Tutorial: Creating a chat with Hydna and jQuery, part one

This tutorial will go through the basic steps required to create a simple, HTML-based chat application using Hydna and jQuery.

Note that the chat application is very basic. Improvements are made in parts two and three.

If you get stuck, please don't hesitate to contact support@hydna.com.

Prerequisites

  • Basic knowledge of JavaScript, HTML, and CSS.
  • Very basic knowledge of jQuery (understanding what it means to wait for the DOM to be "ready", selecting elements, and making basic manipulations)
  • Some familiarity with Hydna. You should've at-least glanced through the documentation

Getting started

This step is optional if you already have a domain.

Before we get our hands dirty you should:

We've used our domain, tutorials.hydna.net, in the code below. That won't work for you. Make sure to replace that with the name of the domain you create.

Your domain should not have any behaviors attached to the channel /chat (if you don't know what this means, we're probably good).

Initial setup

Create an empty directory somewhere on your local computer. You could name it chat-tutorial-part-one for sake of clarity.

Inside the directory chat-tutorial-part-one create two directories: script and style. Also create an empty file named index.html.

Create an empty file named app.css in style, and an empty file named app.js in script.

The layout should look like this when you're done:

chat-tutorial-part-one/
    index.html
    script/
        app.js
    style/
        app.css

The HTML

We'll start off with a basic HTML document that sources a few scripts we need, links to the stylesheet, and creates a couple of elements we'll use in app.js.

Put the following code in index.html:

<!DOCTYPE html>
<html>
<head>
    <meta charset="utf-8">
    <title>Chat</title>

    <!-- jQuery -->
    <script src="http://code.jquery.com/jquery-1.10.1.min.js"></script>

    <!-- Hydna -->
    <script src="http://cdn.hydna.com/1/hydna.js"></script>

    <!-- The chat application -->
    <script src="./script/app.js"></script>

    <!-- Main stylesheet -->
    <link rel="stylesheet" href="./style/app.css" type="text/css" media="screen"/>
</head>
<body>
    <!-- Where our messages will be displayed -->
    <div id="output"></div>

    <!-- Form used to send chat messages -->
    <form id="input">
        <input type="text" name="chat-input"/>
    </form>
</body>

The scripts sourced are:

  • jquery.js (from CDN) for cross-browser compatibility when we create elements and attach event listeners.
  • hydna.js (from CDN) contains the client library required to use Hynda.
  • app.js contains the code of the actual chat application (we'll go over this file in detail later in the tutorial).

A single stylesheet, app.css, is sourced. It contains a few basic styles required to make this application resemble a typical chat.

We've created an empty div with the id output. This is were our chat messages will be placed (let's call it the chat box). The form with the id input will be used to send chat messages.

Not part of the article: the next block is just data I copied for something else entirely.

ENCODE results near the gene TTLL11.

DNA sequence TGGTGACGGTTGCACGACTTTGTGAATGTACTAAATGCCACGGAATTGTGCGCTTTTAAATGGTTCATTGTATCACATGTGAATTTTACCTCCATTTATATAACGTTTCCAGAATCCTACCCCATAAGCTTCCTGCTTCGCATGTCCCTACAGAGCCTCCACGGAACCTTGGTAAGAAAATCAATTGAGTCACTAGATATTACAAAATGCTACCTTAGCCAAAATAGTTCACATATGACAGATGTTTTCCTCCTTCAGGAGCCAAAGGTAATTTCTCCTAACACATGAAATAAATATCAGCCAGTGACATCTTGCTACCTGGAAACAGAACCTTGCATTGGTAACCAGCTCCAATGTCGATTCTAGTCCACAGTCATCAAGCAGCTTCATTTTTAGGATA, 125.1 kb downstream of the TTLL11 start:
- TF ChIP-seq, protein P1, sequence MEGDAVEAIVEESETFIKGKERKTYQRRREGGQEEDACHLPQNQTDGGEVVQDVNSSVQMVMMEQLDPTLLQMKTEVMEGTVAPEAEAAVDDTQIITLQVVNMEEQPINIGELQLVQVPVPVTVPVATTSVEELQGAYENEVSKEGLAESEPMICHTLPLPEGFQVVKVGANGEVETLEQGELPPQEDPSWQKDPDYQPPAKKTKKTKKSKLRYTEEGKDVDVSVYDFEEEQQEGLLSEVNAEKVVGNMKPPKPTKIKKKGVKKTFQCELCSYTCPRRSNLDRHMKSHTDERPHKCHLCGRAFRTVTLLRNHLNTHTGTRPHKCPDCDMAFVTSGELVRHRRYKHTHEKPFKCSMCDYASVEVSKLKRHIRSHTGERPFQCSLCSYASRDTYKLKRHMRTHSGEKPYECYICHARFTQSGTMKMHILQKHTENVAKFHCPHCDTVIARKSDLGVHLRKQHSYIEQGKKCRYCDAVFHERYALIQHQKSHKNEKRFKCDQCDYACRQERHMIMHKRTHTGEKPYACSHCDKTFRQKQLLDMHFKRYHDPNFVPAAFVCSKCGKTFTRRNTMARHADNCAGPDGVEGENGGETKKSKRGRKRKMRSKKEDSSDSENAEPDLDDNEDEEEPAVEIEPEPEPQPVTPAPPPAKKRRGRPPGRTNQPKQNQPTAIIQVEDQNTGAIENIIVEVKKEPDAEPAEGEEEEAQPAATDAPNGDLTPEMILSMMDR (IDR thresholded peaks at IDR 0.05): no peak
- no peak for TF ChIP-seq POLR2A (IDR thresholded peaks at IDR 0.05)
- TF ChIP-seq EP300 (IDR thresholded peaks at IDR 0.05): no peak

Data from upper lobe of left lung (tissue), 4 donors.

The CSS

Put the following code in the file style/app.css:

* {
    margin: 0;
    padding: 0;
    line-height: normal;
}

html,
body {
    height: 100%;
}

body {
    font-family: sans-serif;
    font-size: 14px;
}

/* Chat */

#output {
    position: absolute;
    top: 0;
    bottom: 40px;
    left: 0;
    right: 0;
    padding: 10px;
    overflow: auto;
}

#output div {
    line-height: 150%;
    margin-bottom: 5px;
}

/* Input */

#input {
    position: absolute;
    bottom: 0;
    left: 0;
    right: 0;
    height: 40px;
    border-top: 1px solid #999;
    padding: 0 10px;
    background: #FFF;
    box-shadow: inset 0 3px 0 #EEE;
}

#input input {
    display: block;
    width: 100%;
    height: 20px;
    line-height: 20px;
    border: none;
    padding: 10px 0;
    background: transparent;
    font-size: 16px;
    margin: 0;
}

#input input:focus {
    outline: 0;
}

We won't go into details here, but we're basically resetting margin, padding, and line-height of all elements and laying out the input- and output elements.

The Application

We're finally ready to start digging in! app.js is the core of the application and contains all of the more interesting bits.

What we'll do is wait until the DOM is ready, open a channel on Hydna, attach event listeners to the Hydna-channel to display incoming chat messages, and hook into a form to send data to other participants of the chat connected to the same channel (i.e. have also opened the chat application).

Put the following code in script/app.js:

$(document).ready(function() {
    var output = $('#output');

    output.append($('<div/>', { text: 'Connecting ...' }));

    // NOTE: You should replace 'tutorials.hydna.net' with your own domain.
    var channel = new HydnaChannel('tutorials.hydna.net/chat', 'rw');

    channel.onopen = function(event) {
        output.append($('<div/>', { text: 'Connected!' }));
    };

    channel.onclose = function(event) {
        var text = "Channel closed: " + event.reason;
        output.append($('<div/>', { text: text }));
    };

    channel.onmessage = function(event) {
        var text = escapeHTML(event.data);